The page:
Health Spending Unscathed in Shrinking Economy

Last Friday’s terrible revision to first quarter GDP — from an initial estimate of 0.2 percent real growth to a real loss of 0.7 percent — confirms that health spending stands over our weak economy like a colossus.

In the initial estimate, personal consumption spending on health services increased by $23 billion (chained 2009 dollars). Today’s second estimate sets that at $24.2 billion (Table 3, line 17). So, we can be pretty confident that the folks at the Bureau of Economic Analysis who do this good work have mastered how to measure spending on health services.

Significant revisions to GDP between the initial and second estimates are common. However, this emphasizes how much of our prosperity is being devoured by a health system that is still driving everyone crazy, post-Obamacare. The real drop in GDP was a loss of $30.6 billion.

Quarter-over-quarter figures are seasonally adjusted, and some economists question the accuracy of those adjustments. Nevertheless, when the media cheer that personal consumption expenditure (PCE) is holding the economy up in the face of declining exports and business inventories, they gloss over the disproportionate role of health services in PCE.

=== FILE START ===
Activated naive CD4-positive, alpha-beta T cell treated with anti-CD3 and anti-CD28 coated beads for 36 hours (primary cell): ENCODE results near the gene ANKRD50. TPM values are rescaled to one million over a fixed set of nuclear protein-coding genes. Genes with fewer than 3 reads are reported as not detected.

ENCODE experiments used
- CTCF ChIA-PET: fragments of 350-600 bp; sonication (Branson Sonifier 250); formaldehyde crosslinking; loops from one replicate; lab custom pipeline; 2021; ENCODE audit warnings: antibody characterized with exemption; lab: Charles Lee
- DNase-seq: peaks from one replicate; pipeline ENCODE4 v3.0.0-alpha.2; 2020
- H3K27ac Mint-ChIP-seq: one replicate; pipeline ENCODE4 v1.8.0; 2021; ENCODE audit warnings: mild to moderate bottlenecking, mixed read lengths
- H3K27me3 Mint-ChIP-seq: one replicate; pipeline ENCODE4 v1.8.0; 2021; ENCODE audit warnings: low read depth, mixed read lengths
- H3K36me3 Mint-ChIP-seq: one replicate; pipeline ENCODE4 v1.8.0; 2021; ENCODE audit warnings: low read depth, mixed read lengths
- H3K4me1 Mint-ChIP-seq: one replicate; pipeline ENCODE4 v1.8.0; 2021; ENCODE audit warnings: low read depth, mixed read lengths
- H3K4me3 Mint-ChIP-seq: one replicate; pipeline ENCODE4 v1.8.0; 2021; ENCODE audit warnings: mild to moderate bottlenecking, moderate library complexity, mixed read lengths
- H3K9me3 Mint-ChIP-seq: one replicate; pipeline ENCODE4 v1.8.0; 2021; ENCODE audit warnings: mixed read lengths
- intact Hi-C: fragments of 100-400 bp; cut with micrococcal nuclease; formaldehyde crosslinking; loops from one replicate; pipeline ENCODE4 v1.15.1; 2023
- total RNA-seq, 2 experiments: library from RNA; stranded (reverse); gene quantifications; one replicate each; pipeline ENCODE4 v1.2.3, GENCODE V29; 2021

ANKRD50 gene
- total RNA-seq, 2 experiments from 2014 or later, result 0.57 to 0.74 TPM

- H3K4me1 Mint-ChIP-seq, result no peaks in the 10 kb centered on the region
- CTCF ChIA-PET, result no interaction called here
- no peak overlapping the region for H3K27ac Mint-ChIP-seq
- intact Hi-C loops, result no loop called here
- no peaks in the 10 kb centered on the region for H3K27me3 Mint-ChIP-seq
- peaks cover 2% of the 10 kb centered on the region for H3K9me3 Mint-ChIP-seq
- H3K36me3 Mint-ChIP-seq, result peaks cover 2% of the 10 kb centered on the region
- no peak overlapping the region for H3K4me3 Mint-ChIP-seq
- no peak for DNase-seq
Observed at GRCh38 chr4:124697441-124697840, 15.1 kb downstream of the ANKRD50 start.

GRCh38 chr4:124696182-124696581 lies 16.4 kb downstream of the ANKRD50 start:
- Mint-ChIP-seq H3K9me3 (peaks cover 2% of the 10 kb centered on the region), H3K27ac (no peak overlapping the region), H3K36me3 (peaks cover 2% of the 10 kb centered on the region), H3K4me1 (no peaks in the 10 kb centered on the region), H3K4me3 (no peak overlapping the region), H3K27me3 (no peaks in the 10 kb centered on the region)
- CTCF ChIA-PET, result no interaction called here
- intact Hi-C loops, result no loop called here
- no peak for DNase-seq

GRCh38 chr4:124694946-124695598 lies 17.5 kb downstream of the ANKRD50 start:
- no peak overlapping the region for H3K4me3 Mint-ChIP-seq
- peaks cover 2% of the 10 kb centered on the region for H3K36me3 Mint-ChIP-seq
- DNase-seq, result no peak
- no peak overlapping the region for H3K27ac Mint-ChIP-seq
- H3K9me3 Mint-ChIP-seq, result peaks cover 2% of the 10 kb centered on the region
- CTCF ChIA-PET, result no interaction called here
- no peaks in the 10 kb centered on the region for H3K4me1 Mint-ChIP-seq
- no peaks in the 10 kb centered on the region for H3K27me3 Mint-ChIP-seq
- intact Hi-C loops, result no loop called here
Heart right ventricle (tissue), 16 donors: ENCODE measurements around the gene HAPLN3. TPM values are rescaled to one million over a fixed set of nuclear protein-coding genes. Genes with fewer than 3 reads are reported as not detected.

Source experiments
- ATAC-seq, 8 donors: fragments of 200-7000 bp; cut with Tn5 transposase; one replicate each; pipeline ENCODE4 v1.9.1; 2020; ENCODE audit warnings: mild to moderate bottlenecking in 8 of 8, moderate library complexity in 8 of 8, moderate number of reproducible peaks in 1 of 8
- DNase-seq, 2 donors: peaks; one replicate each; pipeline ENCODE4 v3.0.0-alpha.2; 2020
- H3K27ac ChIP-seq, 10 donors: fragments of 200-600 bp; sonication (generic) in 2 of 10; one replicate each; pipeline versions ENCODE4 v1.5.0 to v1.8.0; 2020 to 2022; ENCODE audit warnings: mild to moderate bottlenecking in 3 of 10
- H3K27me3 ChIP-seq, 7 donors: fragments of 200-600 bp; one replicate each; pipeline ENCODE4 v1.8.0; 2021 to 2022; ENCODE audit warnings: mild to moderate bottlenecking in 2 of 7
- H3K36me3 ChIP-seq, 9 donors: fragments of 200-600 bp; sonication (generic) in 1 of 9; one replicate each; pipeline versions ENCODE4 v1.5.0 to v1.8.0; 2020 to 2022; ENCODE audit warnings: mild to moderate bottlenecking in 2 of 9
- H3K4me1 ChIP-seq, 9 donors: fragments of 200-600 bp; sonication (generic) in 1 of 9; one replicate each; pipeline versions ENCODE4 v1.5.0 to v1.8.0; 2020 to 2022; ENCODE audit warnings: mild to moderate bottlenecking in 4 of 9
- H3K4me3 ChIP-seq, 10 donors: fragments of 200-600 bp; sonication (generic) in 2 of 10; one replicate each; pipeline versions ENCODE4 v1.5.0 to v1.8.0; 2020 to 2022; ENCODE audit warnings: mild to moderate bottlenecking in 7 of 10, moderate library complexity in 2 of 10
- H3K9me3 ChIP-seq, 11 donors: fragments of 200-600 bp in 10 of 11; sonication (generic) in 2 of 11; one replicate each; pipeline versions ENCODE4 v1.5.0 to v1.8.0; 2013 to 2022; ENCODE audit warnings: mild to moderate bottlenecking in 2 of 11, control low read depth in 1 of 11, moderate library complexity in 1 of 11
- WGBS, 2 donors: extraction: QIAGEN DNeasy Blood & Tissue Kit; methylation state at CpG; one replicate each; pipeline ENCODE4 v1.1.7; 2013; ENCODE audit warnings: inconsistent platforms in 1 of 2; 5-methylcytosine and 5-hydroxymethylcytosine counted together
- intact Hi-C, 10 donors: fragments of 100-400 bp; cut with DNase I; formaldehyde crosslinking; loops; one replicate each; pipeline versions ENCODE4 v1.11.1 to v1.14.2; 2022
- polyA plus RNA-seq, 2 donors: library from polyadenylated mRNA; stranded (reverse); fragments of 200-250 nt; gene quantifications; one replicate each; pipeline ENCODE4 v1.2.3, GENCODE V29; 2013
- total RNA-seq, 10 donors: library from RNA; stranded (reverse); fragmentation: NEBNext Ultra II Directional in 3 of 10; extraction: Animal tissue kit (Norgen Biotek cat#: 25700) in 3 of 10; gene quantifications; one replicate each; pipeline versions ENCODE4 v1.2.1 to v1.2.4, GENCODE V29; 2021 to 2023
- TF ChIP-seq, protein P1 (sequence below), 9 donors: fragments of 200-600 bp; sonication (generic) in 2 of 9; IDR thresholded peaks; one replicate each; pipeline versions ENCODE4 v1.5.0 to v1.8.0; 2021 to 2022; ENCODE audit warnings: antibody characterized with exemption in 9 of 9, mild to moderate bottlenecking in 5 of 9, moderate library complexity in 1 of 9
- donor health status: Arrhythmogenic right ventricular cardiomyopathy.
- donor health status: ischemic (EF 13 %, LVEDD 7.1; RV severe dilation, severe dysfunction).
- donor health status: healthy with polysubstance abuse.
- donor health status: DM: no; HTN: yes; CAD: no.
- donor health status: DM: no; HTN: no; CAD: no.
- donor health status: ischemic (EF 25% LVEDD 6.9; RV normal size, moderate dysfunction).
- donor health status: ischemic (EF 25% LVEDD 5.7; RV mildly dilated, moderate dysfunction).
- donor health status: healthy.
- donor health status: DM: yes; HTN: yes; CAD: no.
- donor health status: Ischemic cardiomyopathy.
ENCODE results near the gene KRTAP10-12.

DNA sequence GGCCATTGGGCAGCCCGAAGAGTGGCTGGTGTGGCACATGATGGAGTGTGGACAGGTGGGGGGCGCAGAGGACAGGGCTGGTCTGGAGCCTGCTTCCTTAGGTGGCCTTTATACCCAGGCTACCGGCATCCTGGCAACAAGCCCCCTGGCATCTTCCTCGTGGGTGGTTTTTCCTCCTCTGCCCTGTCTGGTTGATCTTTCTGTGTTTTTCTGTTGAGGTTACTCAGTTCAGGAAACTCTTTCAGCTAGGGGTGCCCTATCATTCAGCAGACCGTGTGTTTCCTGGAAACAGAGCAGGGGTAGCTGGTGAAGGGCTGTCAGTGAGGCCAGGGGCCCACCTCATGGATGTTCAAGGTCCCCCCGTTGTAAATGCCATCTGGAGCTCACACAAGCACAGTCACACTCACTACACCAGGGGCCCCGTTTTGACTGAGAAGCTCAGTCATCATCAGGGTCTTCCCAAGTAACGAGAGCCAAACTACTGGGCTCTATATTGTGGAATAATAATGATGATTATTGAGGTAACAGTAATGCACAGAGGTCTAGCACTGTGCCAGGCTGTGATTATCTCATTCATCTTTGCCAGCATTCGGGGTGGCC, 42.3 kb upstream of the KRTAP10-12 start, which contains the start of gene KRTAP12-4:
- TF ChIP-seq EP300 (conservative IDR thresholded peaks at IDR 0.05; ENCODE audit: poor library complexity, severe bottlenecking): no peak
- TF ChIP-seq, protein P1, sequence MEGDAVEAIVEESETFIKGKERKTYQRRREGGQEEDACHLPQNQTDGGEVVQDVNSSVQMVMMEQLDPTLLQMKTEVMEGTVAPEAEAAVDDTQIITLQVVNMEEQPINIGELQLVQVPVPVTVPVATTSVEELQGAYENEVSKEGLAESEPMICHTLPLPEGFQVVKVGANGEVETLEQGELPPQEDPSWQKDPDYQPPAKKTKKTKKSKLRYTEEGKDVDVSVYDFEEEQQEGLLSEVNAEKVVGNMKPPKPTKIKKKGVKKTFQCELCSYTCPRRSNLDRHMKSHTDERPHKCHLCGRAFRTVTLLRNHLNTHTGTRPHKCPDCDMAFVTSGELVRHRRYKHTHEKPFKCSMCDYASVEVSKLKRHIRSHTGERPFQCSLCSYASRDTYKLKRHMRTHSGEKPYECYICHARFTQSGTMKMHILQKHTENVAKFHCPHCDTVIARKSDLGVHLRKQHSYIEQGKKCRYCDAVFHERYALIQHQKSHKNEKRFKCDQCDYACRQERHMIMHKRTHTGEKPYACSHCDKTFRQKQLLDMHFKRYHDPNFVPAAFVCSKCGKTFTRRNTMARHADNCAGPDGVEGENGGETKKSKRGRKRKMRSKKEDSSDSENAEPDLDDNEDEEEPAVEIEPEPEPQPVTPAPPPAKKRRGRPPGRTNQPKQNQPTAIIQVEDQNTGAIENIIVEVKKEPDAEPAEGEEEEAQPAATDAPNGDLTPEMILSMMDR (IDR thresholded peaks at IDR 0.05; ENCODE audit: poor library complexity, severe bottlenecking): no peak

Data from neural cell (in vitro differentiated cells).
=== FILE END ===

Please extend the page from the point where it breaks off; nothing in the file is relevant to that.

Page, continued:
That $24.2 billion in health services is the largest component of PCE, comprising just under half of the entire $52.5 billion of PCE — even more than housing and utilities.

I recently wrote that economic growth had added many jobs since the depths of the recession, and that this explains the restoration of health benefits better than Obamacare does. Nevertheless, we are devoting a shockingly increasing amount of our prosperity to this government-dominated sector of our society.

Technical note: When I discuss health services in these quarterly GDP releases, I mean only health services. I do not include purchases of medical equipment, or facilities construction. While I include Medicare and Medicaid, I do not include Veterans Health Administration or other government benefits. So, these dollar figures undercount the amount of our economy consumed by the government-health complex. (See: Measuring the Economy: A Primer on the GDP and the National Income and Product Accounts, Bureau of Economic Analysis, October 2014, pages 5-2 and 5-3; Micah B. Hartman, et al., “A Reconciliation of Health Care Expenditures in the National Health Expenditures Accounts and in Gross Domestic Product,” Research Spotlight, Survey of Current Business, September 2010, pages 42-52.)

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For the pivotal alternative to Obamacare, please see the Independent Institute’s new book, A Better Choice: Healthcare Solutions for America, by John C. Goodman.

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